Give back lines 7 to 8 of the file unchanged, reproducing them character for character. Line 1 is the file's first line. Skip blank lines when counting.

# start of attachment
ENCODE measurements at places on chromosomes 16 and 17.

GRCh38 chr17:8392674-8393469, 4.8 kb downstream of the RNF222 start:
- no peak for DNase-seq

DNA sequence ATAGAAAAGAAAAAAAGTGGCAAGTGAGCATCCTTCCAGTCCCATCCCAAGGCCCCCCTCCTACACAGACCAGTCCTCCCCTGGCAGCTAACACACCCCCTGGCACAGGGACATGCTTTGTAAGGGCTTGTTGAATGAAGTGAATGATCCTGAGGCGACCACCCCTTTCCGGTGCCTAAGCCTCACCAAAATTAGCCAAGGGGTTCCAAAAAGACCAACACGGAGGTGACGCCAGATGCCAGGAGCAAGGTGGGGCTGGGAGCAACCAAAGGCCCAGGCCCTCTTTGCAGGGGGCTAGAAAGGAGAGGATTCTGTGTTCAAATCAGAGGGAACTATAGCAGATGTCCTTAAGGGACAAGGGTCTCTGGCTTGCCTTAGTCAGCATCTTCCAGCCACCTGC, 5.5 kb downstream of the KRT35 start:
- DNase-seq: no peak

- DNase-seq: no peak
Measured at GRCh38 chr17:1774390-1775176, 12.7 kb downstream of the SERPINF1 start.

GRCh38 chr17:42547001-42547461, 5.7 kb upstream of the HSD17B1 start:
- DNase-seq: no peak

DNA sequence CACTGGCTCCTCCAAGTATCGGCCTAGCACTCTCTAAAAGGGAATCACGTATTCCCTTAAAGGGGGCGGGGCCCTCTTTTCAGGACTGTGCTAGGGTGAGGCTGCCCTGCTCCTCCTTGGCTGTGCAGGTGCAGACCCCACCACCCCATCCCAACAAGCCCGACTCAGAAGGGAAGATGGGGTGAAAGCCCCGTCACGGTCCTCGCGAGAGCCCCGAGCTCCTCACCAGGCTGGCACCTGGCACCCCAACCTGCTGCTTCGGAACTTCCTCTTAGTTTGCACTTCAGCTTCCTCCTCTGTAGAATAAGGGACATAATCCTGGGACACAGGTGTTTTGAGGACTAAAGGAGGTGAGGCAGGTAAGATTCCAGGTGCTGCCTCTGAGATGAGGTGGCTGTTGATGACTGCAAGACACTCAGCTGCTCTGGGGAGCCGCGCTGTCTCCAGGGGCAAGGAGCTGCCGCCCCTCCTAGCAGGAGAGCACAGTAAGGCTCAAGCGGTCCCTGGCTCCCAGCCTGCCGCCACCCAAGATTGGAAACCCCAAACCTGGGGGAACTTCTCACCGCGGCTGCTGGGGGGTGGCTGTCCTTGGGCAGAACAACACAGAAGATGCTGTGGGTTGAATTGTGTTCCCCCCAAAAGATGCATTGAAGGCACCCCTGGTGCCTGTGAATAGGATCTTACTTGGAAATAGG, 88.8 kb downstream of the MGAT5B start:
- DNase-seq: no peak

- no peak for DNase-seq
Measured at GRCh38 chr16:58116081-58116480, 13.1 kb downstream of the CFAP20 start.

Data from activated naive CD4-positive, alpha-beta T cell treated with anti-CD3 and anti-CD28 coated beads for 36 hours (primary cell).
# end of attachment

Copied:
Measured at GRCh38 chr17:1774390-1775176, 12.7 kb downstream of the SERPINF1 start.

GRCh38 chr17:42547001-42547461, 5.7 kb upstream of the HSD17B1 start: